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Old, Previously Unknown Human Activities Discovered

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Unexpected and Gruesome Battle of 1250 BC Involved 4,000 Men from Across Northern Europe

As it is, no one knows who these people were who fought on the banks of the Tollense River in northern Germany near the Baltic Sea because there are no written records from the time. But analysis of the remains of the 130 men, most between ages 20 and 30, found so far shows some may have been from hundreds of kilometers away—Poland, Holland, Scandinavia and Southern Europe.

What is fascinating to me, is an amateur archeologist stumbles across a find. As he, soon joined by others, continues to examine the surrounding area, it turns out to be an historic unrecorded battle. Add to that input from various fields of specialization, and we are able to determine the approximate era, ages, geographic locations . . . all of this well after the fact.

Edited by dream_weaver
Renamed thread.

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K’aak Chi, meaning Fire Mouth, as dubbed by William Gadoury. Kudos, William Gadoury!

Canadian Teenager Discovers Ancient Mayan City Lost In Jungles Of Mexico

William Gadoury, 15, was fascinated by the ancient Central American civilization and spent hours poring over diagrams of constellations and maps of known Mayan cities. 

And then he made a startling realisation: the two appeared to be linked.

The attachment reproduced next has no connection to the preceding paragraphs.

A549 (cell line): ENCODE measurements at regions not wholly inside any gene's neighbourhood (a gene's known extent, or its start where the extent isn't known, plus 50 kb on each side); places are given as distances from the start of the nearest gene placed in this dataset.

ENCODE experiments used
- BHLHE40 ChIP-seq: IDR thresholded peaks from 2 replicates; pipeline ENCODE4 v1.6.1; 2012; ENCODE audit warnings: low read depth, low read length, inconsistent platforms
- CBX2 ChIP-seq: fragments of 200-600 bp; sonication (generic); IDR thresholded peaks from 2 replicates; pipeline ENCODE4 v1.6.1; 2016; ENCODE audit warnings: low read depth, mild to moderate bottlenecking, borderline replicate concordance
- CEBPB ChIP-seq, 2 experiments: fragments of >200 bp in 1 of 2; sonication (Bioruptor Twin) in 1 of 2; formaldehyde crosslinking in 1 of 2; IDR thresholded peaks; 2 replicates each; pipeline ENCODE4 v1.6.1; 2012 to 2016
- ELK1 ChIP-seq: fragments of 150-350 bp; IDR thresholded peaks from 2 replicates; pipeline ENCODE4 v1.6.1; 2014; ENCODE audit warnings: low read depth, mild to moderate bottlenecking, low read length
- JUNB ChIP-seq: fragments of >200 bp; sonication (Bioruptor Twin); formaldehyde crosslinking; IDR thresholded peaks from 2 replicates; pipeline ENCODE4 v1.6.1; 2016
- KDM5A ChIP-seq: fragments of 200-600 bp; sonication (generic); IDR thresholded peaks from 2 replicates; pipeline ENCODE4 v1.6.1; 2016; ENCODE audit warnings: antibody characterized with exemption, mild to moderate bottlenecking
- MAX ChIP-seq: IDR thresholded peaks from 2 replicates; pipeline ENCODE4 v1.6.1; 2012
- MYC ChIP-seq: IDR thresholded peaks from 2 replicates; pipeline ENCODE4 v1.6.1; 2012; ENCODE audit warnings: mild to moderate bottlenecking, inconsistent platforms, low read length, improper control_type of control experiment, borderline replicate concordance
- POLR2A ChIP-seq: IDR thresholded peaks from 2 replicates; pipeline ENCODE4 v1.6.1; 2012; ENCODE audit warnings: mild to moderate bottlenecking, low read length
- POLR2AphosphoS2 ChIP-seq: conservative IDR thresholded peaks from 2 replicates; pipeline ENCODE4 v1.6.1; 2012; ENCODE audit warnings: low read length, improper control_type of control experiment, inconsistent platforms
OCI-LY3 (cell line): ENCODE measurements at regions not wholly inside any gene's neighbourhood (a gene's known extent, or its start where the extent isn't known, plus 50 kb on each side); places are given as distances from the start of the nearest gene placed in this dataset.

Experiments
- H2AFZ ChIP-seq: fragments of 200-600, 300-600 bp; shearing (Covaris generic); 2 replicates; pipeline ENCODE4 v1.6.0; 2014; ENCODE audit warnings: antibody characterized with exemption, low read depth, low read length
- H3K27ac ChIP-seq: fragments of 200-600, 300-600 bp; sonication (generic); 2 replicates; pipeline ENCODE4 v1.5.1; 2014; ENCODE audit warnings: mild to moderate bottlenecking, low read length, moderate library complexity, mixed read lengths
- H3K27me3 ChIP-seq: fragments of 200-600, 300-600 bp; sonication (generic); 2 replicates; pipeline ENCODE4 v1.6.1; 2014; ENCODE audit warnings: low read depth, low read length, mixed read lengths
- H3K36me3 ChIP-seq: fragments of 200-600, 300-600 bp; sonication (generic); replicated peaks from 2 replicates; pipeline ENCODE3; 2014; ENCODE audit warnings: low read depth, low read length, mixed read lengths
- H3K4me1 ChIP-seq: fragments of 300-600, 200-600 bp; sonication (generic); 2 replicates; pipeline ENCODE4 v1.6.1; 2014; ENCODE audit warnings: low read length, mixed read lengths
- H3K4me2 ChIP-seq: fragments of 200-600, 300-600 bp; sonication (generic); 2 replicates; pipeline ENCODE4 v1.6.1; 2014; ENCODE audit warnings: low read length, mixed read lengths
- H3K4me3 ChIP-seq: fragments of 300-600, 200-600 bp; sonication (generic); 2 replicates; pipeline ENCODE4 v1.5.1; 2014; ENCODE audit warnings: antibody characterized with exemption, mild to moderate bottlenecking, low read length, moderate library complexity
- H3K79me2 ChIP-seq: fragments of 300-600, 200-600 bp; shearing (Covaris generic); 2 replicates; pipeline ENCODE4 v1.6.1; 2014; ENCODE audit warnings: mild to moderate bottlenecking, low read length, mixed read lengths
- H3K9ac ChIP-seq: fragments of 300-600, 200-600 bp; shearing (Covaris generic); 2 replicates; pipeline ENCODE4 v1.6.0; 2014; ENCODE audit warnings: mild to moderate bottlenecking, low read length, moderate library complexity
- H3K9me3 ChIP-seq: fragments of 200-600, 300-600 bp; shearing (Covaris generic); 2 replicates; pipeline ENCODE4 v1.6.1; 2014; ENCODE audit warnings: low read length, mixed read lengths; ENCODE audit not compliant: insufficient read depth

Constellations change locations and orientations in the sky due to the earth's orbit around the sun.

In hundreds of years of scholarship, no other scientist had ever found such a correlation.  

Studying 22 different constellations, William found that they matched the location of 117 Mayan cities scattered throughout Mexico, Guatemala, Honduras and El Salvador. 

When he applied his theory to a 23rd constellation, he found that two of the stars already had cities linked to them but that the third star was unmatched. 

William took to Google Maps and projected that there must be another city hidden deep in the thick jungles of the Yucatan Peninsula in Mexico. 

The Canadian Space Agency agreed to train its satellite telescopes on the spot and returned with striking pictures: what appears to be an ancient Mayan pyramid and dozens of smaller structures around it. 

What we do know of the Mayan culture indicates astronomy was important to them. This discovery, would indicate that it permeated more than their perpetual calendars and other astronomical writings.

“What is fascinating about the project of William, is the depth of his research,” said Daniel de Lisle.

“Linking the position of stars and the location of a lost city and the use of satellite images on a tiny territory to identify the remains buried under dense vegetation, is quite exceptional.” 

 

From the Journal de Montréal [in French—includes a map with locations indicated—it would be informative to learn which constellations and at what time(s) of the year and which cities were instrumental.]